You might look at this chord and think F Maj7 or D-9. We can rule out F Maj7 because the root is a D. However, why didn’t I label this chord D-9?

I did not label the chord as D-9 because it is common for jazz players to automatically add tensions to the chords that they are playing. Jazz players know which available tensions each of the jazz chords can utilize. Personally, I’d rather see jazz chords written as D-7 than D-9 or D-9 (add 11). I think that many (not all) pianists would agree with me because as jazz players, we are accustomed to working from a “shell”.

Basically, when I see D-7, I already know that the 9th and 11th are probably available to me. When looking at a lead sheet, especially in a low-light gig situation, I want the lead sheet to be as un-cluttered as possible.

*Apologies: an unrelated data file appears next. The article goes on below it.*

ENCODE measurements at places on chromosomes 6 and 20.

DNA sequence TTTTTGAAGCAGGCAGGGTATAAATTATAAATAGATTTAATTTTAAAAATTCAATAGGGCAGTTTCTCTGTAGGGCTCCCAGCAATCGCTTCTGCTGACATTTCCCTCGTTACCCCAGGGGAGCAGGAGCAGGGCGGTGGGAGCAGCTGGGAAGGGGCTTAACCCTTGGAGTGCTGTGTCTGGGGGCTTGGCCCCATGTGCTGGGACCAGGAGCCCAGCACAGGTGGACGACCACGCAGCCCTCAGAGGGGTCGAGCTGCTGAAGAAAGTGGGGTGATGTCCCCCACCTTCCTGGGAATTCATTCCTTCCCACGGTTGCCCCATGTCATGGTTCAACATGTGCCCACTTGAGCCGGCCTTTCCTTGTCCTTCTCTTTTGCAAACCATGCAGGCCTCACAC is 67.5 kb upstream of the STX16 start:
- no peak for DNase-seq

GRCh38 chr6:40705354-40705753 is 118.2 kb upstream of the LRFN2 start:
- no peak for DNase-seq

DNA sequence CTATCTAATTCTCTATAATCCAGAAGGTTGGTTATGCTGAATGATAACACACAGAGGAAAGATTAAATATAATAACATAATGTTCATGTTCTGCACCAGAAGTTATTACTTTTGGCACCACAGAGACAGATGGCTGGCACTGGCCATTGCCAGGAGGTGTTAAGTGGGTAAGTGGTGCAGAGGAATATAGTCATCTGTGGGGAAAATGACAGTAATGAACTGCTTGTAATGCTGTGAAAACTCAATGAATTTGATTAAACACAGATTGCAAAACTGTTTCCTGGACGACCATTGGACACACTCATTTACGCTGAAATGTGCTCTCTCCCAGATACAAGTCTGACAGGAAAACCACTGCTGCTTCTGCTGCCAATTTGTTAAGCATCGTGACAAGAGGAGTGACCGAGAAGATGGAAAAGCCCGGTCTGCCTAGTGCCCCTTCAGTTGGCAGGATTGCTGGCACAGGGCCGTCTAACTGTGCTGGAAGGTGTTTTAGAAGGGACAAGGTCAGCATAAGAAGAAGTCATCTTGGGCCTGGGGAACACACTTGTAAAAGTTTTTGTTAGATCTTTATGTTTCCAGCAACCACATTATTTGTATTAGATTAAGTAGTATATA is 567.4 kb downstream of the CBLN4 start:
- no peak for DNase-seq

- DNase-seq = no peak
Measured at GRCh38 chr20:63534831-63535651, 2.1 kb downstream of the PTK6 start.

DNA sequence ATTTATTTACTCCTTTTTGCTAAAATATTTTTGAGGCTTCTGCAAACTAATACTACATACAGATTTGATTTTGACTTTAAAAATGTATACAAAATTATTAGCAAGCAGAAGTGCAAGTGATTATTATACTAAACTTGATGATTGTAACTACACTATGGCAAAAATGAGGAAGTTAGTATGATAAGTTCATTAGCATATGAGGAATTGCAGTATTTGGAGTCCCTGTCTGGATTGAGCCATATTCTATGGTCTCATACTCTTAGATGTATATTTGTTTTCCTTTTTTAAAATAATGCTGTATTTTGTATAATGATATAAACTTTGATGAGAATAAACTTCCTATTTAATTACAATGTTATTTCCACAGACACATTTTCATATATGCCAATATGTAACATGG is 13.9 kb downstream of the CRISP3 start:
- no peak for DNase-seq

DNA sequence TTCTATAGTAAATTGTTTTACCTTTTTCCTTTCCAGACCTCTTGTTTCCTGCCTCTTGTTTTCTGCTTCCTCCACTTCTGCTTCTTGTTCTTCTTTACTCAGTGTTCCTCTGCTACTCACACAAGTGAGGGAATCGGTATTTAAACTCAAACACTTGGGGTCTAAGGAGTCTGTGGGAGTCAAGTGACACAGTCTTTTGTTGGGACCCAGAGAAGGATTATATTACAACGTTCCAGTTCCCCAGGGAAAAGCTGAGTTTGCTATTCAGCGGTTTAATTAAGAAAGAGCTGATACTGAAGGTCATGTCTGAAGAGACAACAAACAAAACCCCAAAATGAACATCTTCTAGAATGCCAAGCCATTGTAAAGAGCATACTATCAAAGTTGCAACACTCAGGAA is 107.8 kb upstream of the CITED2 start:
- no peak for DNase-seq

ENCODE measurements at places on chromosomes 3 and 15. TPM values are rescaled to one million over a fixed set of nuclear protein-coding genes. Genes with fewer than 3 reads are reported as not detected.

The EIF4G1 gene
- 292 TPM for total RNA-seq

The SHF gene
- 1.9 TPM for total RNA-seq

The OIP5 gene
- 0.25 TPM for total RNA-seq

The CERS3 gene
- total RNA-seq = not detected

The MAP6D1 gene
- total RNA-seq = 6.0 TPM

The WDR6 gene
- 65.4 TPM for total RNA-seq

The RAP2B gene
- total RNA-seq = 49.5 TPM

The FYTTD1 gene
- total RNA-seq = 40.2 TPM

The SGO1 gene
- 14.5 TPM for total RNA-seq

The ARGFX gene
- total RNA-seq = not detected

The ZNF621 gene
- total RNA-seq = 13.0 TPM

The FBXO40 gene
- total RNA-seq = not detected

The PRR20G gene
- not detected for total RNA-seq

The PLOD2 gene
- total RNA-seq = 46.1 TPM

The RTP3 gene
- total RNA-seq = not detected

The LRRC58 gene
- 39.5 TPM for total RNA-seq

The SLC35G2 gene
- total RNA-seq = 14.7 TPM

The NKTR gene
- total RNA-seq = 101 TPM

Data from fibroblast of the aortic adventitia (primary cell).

The “Right” Tensions

You might be wondering, which tensions are the “right” tensions for a particular chord? Well, let’s go through the three basic jazz chords: Major, minor and Dominant 7th chords.

Major 7th available tensions are: 9, #11 or 6 (usually replaces the 7th)

Minor 7th available tensions: 9 and 11. 6 would replace the 7th.

Dominant 7th available tensions: b9, 9, #9, #11, b13 and 13.

Chord Type Available Tensions

Major: 9, # 11 or 6 (usually replaces the 7th)

Minor: 9 and 11. 6 would replace the 7th

Dominant: b9, 9, # 9, #11, b13 and 13

So, looking back at the D-7 chord in example B, you’ll notice that I am adding the 9th to the chord. This is just one of many different voicings that I cover in the Piano Chords bundle.

Dominant 7th Tensions

I want to draw your attention to the Dominant 7th available tensions. Once again, they are b9, 9, #9, #11, b13 and 13. Let’s go through the notes for a C7 chord.

C7 chord tones are: C-E-G-Bb

Available tensions are: Db-D-D#-F#-Ab-A

You’ll notice that the only two notes left that are not represented are F and B. F would be a sus4 and B would change the C7 to a C Maj7 chord.